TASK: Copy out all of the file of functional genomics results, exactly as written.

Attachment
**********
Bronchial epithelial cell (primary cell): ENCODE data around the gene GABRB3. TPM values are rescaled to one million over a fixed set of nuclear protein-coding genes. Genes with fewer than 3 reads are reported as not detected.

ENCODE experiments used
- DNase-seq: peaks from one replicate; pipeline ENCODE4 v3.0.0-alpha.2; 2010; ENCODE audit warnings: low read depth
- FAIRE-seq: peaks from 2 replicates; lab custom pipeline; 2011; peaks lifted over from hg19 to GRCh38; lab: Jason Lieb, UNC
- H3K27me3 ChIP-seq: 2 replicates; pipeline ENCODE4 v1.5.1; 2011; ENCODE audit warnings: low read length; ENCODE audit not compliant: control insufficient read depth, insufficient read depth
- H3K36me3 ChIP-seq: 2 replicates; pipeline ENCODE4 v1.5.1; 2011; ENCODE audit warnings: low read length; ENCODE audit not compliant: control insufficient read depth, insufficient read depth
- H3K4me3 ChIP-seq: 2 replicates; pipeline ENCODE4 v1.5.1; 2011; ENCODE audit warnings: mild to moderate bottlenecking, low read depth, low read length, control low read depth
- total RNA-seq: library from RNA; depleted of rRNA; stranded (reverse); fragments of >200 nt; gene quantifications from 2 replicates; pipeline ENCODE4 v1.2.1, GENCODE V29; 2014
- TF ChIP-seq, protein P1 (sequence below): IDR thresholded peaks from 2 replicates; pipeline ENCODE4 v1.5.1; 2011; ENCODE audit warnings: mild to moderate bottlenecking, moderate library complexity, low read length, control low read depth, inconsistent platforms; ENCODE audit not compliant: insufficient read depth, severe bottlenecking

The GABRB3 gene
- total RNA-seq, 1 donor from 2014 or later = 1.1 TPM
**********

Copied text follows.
Bronchial epithelial cell (primary cell): ENCODE data around the gene GABRB3. TPM values are rescaled to one million over a fixed set of nuclear protein-coding genes. Genes with fewer than 3 reads are reported as not detected.

ENCODE experiments used
- DNase-seq: peaks from one replicate; pipeline ENCODE4 v3.0.0-alpha.2; 2010; ENCODE audit warnings: low read depth
- FAIRE-seq: peaks from 2 replicates; lab custom pipeline; 2011; peaks lifted over from hg19 to GRCh38; lab: Jason Lieb, UNC
- H3K27me3 ChIP-seq: 2 replicates; pipeline ENCODE4 v1.5.1; 2011; ENCODE audit warnings: low read length; ENCODE audit not compliant: control insufficient read depth, insufficient read depth
- H3K36me3 ChIP-seq: 2 replicates; pipeline ENCODE4 v1.5.1; 2011; ENCODE audit warnings: low read length; ENCODE audit not compliant: control insufficient read depth, insufficient read depth
- H3K4me3 ChIP-seq: 2 replicates; pipeline ENCODE4 v1.5.1; 2011; ENCODE audit warnings: mild to moderate bottlenecking, low read depth, low read length, control low read depth
- total RNA-seq: library from RNA; depleted of rRNA; stranded (reverse); fragments of >200 nt; gene quantifications from 2 replicates; pipeline ENCODE4 v1.2.1, GENCODE V29; 2014
- TF ChIP-seq, protein P1 (sequence below): IDR thresholded peaks from 2 replicates; pipeline ENCODE4 v1.5.1; 2011; ENCODE audit warnings: mild to moderate bottlenecking, moderate library complexity, low read length, control low read depth, inconsistent platforms; ENCODE audit not compliant: insufficient read depth, severe bottlenecking

The GABRB3 gene
- total RNA-seq, 1 donor from 2014 or later = 1.1 TPM